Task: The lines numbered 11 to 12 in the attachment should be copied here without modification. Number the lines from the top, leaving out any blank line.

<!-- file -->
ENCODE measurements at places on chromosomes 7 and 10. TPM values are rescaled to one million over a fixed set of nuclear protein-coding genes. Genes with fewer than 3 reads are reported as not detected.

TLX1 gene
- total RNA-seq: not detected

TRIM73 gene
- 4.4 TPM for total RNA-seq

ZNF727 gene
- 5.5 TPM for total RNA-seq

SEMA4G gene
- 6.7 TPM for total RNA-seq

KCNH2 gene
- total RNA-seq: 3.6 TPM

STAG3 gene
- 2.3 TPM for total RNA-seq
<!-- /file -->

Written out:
- total RNA-seq: 3.6 TPM

STAG3 gene